The Book Thief

This was the second time I've read Markus Zusak's The Book Thief (it's coming up for next month's book group) and I have to say that I approached it with a little trepidation. I've struggled to find a way of expressing how I feel about the experience of reading this book, and finally I came up with this: it feels like walking along a beautiful shoreline, barefoot, on sharp stones.

The first time I read it, the discomfort of the sharp edges underfoot was overwhelming. The Book Thief is written in a very distinctive, deliberate style. Almost every adjective choice is unexpected: wooden tears, glittering anger, the sun was blond, her cardboard face, the bumpiness of love. You can never forget that you're reading a text; it's impossible to lose yourself in the story, because the jarring (often apt and beautiful, sometimes awkward) language constantly jerks you back. And that's without even mentioning that the book is narrated by the character of Death...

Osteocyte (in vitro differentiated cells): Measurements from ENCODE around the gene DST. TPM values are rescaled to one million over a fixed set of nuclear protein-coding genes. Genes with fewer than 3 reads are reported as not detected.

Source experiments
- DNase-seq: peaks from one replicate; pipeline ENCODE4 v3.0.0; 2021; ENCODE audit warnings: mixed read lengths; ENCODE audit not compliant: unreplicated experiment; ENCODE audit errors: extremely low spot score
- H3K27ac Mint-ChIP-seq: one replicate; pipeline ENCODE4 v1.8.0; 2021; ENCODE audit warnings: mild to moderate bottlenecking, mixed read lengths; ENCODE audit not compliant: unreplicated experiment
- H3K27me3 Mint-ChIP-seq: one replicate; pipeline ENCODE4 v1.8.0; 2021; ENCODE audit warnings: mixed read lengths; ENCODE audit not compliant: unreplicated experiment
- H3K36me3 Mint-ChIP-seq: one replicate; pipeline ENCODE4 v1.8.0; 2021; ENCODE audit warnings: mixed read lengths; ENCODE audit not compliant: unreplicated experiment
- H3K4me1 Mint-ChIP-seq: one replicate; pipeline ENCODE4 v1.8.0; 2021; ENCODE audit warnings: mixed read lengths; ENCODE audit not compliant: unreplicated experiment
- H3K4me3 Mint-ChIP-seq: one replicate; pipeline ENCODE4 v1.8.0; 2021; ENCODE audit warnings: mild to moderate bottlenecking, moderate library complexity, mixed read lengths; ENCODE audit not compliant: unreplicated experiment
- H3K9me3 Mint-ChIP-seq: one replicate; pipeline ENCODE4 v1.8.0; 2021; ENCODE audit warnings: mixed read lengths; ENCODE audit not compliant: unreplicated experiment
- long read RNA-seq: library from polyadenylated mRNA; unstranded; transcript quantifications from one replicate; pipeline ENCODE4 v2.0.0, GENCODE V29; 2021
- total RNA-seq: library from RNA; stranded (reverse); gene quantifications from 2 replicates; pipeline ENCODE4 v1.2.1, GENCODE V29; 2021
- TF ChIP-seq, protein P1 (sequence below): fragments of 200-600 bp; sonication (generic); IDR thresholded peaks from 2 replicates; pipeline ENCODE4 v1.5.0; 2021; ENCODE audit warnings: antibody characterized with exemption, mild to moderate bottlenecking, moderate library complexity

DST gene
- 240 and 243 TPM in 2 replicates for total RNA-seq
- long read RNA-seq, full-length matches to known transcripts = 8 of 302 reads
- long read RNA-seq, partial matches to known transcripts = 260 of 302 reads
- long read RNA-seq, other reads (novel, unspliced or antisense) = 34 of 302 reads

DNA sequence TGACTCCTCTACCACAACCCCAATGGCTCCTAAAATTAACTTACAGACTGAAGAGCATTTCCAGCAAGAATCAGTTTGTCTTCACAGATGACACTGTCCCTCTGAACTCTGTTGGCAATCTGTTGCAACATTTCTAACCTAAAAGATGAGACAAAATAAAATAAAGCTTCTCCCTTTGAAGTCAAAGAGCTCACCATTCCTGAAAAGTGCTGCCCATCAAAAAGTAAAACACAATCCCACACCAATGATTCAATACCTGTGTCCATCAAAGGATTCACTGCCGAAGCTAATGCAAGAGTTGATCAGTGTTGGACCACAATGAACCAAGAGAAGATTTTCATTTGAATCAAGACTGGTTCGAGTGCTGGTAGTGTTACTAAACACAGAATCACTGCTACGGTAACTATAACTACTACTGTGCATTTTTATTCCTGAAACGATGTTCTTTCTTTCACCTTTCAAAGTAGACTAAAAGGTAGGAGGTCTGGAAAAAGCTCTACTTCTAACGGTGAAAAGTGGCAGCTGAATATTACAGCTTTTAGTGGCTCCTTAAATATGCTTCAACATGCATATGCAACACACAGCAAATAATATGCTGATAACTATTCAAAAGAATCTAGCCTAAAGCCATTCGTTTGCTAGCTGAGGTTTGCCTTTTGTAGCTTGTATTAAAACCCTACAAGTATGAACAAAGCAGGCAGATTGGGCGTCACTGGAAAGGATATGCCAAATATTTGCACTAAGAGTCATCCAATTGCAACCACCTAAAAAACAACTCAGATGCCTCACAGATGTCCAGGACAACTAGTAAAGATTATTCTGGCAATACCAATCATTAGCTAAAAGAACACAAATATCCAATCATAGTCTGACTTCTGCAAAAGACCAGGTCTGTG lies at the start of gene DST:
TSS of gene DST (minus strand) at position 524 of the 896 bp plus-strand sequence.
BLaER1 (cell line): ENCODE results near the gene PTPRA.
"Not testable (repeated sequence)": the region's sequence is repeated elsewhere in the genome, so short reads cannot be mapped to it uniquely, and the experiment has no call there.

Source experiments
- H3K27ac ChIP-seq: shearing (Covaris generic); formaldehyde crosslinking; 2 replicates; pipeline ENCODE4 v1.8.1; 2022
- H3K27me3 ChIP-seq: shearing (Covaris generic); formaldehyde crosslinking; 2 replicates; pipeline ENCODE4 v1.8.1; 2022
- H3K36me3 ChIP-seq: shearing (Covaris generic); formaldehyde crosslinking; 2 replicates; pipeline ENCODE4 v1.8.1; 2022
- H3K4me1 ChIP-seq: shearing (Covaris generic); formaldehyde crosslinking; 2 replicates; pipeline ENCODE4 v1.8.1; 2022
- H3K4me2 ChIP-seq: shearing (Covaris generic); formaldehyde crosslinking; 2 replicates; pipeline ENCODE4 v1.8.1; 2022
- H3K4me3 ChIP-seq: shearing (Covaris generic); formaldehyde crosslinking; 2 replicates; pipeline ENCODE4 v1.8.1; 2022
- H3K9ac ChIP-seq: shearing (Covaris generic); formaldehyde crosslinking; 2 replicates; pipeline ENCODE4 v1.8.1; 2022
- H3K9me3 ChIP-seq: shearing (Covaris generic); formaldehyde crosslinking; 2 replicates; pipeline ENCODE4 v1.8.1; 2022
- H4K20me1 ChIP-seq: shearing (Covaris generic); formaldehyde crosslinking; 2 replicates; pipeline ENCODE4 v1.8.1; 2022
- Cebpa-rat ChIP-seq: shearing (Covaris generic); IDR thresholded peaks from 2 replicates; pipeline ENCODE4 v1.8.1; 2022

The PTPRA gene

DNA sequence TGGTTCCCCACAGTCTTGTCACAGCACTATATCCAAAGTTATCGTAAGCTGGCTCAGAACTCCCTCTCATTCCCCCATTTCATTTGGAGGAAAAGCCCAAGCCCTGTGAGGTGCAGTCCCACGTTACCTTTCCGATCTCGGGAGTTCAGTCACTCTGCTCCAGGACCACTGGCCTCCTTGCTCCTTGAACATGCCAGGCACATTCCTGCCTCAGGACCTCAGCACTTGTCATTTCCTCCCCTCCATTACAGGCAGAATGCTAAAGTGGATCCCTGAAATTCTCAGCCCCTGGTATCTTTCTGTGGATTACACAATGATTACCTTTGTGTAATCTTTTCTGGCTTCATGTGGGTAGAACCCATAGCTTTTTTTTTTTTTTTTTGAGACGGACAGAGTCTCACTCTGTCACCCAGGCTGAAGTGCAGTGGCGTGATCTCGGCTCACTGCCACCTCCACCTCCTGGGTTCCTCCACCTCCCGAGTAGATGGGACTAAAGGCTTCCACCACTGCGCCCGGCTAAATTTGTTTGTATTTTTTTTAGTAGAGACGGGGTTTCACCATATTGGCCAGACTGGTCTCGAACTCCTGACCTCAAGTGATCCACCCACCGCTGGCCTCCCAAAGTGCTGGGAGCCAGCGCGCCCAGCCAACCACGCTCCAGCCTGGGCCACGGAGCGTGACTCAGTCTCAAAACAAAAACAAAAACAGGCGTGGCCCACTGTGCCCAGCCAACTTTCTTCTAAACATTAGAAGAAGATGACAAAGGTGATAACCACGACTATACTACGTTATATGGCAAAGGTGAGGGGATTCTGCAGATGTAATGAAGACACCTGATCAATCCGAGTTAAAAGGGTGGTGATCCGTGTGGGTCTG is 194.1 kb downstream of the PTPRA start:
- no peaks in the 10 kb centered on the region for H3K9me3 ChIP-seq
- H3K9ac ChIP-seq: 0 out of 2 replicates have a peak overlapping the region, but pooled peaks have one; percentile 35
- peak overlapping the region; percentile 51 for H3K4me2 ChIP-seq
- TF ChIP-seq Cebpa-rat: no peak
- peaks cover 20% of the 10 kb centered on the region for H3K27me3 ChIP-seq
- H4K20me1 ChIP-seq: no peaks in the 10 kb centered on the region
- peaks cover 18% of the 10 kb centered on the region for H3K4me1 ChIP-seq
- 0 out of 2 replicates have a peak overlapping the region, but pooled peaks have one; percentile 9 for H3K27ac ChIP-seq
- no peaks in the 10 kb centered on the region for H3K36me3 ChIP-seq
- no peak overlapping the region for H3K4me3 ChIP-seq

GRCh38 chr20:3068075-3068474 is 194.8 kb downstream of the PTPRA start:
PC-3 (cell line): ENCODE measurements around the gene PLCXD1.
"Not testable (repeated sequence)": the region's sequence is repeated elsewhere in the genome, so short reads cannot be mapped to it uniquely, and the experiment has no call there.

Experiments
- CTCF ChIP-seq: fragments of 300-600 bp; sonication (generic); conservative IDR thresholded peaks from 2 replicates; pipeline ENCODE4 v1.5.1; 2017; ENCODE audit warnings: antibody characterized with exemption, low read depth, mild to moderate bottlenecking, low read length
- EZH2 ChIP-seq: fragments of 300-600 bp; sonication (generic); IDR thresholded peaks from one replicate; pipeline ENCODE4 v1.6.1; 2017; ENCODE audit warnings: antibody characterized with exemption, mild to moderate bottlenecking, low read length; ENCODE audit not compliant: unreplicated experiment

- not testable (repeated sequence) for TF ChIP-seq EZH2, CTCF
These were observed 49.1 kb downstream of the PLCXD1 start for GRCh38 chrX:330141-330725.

On second reading, I was able to adjust better to the language choices, and admire them, and find my way to the actual story. I could lift my eyes to the landscape I was passing through, and appreciate its shape and sorrow. I'm glad I've read it twice.

The Book Thief has been incredibly successful, and ardently loved, and made into a movie (which I haven't seen). It would be a very hard act to follow.

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